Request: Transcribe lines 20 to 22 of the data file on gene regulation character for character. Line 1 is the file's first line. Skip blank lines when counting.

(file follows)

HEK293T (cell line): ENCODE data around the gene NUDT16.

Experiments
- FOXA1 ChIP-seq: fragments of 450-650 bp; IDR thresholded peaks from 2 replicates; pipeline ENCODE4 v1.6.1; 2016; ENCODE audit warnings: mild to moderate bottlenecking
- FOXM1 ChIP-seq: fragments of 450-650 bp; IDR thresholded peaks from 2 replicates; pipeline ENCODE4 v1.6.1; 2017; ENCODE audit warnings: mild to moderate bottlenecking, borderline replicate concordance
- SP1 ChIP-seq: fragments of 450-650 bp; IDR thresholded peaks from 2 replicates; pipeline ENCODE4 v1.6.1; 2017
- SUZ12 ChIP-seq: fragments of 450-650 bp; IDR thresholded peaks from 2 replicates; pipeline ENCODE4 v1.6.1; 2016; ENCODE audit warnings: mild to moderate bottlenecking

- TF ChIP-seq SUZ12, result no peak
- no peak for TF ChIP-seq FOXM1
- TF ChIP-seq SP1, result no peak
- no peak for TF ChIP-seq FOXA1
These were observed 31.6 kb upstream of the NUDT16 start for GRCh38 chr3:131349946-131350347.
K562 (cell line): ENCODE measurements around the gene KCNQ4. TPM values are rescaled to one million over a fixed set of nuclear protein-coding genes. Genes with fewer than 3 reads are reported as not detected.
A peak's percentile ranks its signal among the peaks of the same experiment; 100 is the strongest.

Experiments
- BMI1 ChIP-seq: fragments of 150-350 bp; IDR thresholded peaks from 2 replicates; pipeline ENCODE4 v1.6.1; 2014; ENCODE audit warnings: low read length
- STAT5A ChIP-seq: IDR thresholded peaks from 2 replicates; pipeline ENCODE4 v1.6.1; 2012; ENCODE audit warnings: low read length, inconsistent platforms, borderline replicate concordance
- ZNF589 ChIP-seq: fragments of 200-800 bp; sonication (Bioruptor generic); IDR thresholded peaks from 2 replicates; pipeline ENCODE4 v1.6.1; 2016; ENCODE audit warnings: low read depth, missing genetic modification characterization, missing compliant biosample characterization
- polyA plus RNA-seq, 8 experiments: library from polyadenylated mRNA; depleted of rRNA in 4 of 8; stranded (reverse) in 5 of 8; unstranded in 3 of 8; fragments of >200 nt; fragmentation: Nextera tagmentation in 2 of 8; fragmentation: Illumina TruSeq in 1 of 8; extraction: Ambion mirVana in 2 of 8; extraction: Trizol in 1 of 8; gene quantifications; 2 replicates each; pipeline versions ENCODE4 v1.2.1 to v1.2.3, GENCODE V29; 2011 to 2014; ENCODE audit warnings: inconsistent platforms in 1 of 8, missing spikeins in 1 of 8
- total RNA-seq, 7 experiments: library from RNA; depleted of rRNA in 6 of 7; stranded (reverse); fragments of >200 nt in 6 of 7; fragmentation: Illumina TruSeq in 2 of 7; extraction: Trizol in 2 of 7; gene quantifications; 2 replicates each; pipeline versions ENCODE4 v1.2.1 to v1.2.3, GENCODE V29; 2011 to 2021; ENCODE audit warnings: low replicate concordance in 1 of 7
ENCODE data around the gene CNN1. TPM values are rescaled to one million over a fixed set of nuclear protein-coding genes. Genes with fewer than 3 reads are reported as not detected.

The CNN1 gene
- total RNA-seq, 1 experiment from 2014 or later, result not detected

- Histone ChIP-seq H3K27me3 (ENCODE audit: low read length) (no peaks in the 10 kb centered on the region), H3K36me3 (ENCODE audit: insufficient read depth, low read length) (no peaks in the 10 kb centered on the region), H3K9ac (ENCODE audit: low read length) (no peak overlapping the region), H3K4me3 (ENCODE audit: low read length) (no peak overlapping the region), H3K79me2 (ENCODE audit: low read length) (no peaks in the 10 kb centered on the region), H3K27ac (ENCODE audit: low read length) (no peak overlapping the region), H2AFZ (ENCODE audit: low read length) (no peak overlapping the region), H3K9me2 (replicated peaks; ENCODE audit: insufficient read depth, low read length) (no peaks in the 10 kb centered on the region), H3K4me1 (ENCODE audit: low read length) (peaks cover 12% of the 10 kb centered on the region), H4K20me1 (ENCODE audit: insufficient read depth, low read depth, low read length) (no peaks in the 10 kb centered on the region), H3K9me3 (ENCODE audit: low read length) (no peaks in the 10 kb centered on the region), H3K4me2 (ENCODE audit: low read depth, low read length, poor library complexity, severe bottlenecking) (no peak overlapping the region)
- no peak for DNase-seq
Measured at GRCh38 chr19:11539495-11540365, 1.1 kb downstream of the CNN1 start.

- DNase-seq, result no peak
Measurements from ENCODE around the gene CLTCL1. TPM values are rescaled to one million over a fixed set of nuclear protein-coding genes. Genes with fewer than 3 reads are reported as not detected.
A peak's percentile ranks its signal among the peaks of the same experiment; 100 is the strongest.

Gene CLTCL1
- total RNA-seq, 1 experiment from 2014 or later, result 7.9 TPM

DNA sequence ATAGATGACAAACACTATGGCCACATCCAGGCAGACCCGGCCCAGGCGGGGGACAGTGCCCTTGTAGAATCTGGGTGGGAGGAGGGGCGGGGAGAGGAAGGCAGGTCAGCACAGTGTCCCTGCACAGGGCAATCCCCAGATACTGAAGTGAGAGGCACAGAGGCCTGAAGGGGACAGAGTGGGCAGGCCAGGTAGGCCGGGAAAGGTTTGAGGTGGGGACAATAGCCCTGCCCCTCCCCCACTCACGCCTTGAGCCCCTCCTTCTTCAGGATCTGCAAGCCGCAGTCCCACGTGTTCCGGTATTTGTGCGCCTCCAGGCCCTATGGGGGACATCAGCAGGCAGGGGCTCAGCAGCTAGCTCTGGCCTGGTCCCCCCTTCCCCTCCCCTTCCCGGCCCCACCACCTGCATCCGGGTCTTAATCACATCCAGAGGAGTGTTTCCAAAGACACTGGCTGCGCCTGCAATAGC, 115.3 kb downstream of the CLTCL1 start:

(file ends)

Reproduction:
ENCODE data around the gene CNN1. TPM values are rescaled to one million over a fixed set of nuclear protein-coding genes. Genes with fewer than 3 reads are reported as not detected.

The CNN1 gene
- total RNA-seq, 1 experiment from 2014 or later, result not detected